Investment Institute
Viewpoint Chief Economist

Back to the 1990s

  • 10 October 2022 (7 min read)

Key points:

  • US payroll data last week strengthen the Fed’s resolve. The market’s stubborn hopes for a dovish pivot – despite being repeatedly dashed by the dataflow - reflect a refusal to accept a profound shift in policymaking. Rather than the 1970s, we think the 1990s provide the best historical analogies with our current predicament. 

Investors’ propensity to hope for an imminent “dovish pivot” – although it was defeated again by robust US payroll data last week - reflects a habituation to the regime of the last 20 years, when central banks could come to the rescue of the real economy and the market, since their primary mission – price stability – was fulfilled irrespective of cyclical conditions thanks to powerful structural forces. Inflation re-emerging put an end to this. We don’t need to return to the Volcker moment of 1980 to define the new policy era. Remembering the 1990s is enough.

Policymakers in the 1990s had to deal with significant supply-side shocks triggered by geopolitical events. They had to cope with insufficient international policy cooperation. While in 1990 the Fed accommodated an adverse supply-side inflation spike, in 1994 it engaged in a rapid tightening to curb excess demand and maintained it despite significant market turmoil. The US is not the only place where central banks were not the “market’s best friend” in the 1990s: under the currency arrangement of the time, most European countries went through the decade with a level of real interest rates far too high relative to their domestic macro conditions.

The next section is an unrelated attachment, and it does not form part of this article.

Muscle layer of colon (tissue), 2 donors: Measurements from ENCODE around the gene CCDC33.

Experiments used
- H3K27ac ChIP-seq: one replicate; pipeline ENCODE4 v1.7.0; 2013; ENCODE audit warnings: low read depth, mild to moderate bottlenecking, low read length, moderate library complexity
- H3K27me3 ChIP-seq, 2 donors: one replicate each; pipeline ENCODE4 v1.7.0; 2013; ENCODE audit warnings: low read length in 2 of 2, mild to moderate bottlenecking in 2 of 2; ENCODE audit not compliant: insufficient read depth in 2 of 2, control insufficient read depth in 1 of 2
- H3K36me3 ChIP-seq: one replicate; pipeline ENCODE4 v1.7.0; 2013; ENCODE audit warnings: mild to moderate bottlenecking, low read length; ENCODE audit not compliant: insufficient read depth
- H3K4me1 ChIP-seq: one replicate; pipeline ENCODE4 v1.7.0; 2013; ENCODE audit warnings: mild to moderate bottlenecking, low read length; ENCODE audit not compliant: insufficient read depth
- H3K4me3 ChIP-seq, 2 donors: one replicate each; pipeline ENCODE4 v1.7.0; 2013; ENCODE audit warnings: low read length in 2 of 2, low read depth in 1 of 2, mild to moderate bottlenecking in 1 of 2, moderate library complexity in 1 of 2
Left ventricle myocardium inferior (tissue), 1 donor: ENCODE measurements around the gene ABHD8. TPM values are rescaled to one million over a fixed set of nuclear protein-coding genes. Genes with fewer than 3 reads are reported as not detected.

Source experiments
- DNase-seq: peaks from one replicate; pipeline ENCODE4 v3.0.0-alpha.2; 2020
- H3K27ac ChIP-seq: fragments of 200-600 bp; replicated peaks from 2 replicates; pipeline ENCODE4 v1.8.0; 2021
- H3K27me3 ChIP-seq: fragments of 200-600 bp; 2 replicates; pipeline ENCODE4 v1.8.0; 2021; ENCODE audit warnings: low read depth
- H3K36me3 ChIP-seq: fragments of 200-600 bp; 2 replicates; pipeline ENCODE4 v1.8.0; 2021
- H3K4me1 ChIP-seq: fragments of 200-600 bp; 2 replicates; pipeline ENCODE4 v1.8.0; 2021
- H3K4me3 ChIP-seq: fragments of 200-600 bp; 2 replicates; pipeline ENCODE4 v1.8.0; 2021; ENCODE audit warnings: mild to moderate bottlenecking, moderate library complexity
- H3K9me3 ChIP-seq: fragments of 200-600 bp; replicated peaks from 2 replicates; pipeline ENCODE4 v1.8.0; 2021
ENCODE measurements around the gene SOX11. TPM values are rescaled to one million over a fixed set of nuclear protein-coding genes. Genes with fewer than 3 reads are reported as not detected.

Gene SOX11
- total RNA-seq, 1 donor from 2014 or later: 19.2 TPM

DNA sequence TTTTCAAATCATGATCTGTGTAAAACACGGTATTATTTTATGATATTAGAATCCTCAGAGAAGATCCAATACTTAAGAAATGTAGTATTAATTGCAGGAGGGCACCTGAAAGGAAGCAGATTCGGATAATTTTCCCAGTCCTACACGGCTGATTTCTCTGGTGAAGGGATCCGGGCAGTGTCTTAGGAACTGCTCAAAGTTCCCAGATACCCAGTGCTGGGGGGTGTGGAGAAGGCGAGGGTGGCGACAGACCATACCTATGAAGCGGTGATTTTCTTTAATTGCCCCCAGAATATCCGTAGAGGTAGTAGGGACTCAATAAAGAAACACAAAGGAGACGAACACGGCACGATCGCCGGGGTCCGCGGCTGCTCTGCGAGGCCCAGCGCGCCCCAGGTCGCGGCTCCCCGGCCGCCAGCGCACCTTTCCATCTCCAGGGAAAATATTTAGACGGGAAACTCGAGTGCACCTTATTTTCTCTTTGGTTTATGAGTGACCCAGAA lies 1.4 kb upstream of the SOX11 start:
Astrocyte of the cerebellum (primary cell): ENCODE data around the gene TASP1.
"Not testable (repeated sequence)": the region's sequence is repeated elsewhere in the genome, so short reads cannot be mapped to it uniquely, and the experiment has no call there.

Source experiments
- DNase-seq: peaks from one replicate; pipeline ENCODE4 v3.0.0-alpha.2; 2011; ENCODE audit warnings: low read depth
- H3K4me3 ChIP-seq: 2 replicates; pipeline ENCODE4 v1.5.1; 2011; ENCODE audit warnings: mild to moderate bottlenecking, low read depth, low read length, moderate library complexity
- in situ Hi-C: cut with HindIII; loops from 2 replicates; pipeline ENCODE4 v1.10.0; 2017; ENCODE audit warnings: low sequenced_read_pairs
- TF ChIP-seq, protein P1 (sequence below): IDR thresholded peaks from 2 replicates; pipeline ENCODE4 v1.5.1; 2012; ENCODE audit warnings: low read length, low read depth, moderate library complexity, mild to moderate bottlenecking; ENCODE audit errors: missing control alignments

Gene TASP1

In Europe, the exit from a series of recessions and financial stability accidents to which inappropriate monetary policy heavily contributed took the form of more integration, with monetary union. This should be a lesson for today, as governments are struggling with defining Euro-wide solutions.  Beyond institutional change, at least the 1990s ended up on a positive note, with the promise of favourable supply-side shocks. One, which proved disappointing, was the belief in a significant boost to productivity from the adoption of New Information and Communication Technologies. The other, globalization, proved more lasting and effective. Unfortunately, with mediocre productivity gains for years and deglobalization becoming a major theme, uplifting narratives are currently missing.   

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